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State Legislative Wins: ASA Instrumental in Defeating Colorado Predictive Scheduling Bill

Through the remainder of the year in this space, ASA will recap the association’s efforts in successfully defeating or significantly mitigating proposed legislation that would have harmed the staffing industry.

In February, the Colorado legislature introduced and considered HB 23-1118, legislation that would have required businesses to offer additional work hours to existing employees before hiring a new employee, “including hiring through the use of staffing agencies.”

In written opposition testimony, ASA explained that the proposed legislation would deny jobs to thousands of temporary and contract workers—most of whom work full-time workweeks, enjoy the flexibility that temporary work offers, and otherwise would be assigned to work at peak seasons or to fill in for employee absences. These workers would be denied both the opportunity to work and a “bridge” that often leads to permanent employment. The testimony concluded that sacrificing the work opportunities for one group of workers, who generally work full-time workweeks, for the benefit of another group, some of whom may work part time, would make little sense.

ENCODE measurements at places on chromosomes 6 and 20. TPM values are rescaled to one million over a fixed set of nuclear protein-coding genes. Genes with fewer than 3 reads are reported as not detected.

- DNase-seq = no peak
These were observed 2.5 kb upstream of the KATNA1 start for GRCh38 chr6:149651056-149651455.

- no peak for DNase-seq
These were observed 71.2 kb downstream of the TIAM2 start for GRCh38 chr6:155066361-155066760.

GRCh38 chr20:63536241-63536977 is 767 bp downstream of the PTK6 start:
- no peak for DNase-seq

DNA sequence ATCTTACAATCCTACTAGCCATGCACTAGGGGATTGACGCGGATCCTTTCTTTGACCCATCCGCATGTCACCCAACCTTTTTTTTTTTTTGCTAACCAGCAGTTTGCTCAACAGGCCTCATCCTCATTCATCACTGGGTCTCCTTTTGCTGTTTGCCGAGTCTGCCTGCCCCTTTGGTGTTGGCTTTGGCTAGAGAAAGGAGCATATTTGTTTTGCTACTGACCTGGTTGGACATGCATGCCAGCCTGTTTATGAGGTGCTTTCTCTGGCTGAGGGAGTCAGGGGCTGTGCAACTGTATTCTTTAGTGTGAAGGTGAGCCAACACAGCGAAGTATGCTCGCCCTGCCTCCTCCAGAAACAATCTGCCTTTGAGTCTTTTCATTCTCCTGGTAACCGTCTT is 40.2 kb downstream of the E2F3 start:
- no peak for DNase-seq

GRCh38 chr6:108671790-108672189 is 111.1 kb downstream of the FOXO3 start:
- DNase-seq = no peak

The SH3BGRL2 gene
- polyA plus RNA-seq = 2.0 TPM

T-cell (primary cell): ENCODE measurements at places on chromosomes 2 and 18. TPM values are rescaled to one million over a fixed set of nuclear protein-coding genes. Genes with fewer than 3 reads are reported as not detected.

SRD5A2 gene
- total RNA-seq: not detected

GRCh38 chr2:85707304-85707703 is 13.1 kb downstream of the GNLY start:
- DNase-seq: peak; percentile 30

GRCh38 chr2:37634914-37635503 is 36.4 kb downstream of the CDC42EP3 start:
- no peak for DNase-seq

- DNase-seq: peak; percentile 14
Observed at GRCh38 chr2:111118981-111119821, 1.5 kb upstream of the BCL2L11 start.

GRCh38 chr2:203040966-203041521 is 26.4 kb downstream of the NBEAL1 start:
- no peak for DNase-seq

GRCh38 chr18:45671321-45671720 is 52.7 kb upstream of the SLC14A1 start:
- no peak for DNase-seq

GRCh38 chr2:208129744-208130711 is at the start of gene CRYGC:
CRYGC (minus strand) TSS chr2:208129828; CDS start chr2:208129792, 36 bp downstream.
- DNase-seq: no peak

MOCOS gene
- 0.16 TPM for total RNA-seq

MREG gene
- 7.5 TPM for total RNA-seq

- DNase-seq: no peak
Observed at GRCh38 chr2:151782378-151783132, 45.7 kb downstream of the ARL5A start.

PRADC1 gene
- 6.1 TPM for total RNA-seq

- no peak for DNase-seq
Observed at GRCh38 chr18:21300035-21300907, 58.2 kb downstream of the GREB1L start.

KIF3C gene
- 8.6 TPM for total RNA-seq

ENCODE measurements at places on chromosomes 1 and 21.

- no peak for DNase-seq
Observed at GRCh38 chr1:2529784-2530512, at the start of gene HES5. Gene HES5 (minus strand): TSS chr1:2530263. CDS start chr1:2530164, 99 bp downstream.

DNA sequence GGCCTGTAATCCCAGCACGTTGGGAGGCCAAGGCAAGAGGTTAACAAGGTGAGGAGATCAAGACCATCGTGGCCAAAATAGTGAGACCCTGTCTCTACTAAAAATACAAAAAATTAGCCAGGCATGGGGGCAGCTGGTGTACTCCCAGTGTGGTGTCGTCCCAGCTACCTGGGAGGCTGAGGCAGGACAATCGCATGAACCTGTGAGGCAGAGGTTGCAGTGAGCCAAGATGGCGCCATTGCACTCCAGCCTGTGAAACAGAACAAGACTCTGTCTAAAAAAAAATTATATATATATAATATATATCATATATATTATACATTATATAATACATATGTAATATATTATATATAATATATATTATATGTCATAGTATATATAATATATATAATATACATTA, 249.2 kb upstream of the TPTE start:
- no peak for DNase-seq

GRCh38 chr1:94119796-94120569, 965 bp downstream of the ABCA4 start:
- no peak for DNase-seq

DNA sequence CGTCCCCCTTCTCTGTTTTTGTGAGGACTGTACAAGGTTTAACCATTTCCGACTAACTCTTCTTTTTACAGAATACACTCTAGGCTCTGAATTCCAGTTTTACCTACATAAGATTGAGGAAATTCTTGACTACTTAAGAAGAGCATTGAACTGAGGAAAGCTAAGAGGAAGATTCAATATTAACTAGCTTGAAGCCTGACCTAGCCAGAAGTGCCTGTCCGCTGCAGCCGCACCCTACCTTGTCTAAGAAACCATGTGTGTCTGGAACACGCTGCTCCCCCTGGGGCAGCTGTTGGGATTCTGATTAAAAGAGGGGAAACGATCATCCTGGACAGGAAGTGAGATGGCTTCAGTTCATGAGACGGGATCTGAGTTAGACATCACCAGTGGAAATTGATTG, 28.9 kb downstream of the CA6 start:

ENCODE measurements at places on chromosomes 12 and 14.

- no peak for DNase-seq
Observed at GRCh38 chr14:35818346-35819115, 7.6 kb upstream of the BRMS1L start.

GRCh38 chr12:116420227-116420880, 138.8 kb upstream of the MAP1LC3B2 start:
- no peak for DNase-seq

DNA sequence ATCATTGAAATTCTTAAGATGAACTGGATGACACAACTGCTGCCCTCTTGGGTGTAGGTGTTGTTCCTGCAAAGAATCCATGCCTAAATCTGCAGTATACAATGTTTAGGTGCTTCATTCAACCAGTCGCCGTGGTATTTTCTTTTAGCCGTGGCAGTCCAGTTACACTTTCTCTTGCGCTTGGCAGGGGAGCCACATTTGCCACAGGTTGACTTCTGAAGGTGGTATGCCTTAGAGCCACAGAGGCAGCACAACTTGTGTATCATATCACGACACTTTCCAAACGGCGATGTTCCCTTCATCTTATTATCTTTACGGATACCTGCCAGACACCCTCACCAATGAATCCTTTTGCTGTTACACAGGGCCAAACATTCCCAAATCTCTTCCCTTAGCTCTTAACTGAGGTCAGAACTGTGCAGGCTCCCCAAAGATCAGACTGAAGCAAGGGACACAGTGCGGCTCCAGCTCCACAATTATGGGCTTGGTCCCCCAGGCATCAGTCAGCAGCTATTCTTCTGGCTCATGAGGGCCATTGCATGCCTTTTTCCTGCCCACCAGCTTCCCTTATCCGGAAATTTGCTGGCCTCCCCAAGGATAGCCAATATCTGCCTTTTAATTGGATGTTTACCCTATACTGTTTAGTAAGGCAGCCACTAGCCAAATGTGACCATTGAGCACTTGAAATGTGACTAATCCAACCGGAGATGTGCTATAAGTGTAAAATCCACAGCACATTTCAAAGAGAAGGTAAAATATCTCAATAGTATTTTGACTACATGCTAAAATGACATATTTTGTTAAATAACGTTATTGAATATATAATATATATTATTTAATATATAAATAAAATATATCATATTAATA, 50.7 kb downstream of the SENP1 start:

ASA also voiced concerns through a meeting, arranged by lobbyist Jay Hicks of Hicks and Associates, with the bill sponsor. As a result of these efforts as well as strong opposition from the business community, the bill died when the legislature adjourned.

The Latest From Your Colleagues on ASA Central

ASA Central—the dynamic online community just for staffing professionals—is home to more than 27,000 staffing professional profiles and countless ongoing industry conversations.

This week, take a look at your colleagues’ discussions and some of the blogs they’ve posted on ASA Central:

Get involved with the community—update your profile today so you can network with colleagues, join a section community, recommend and comment on your colleagues’ posts, and share your own blog or discussion post. Log in to ASA Central now.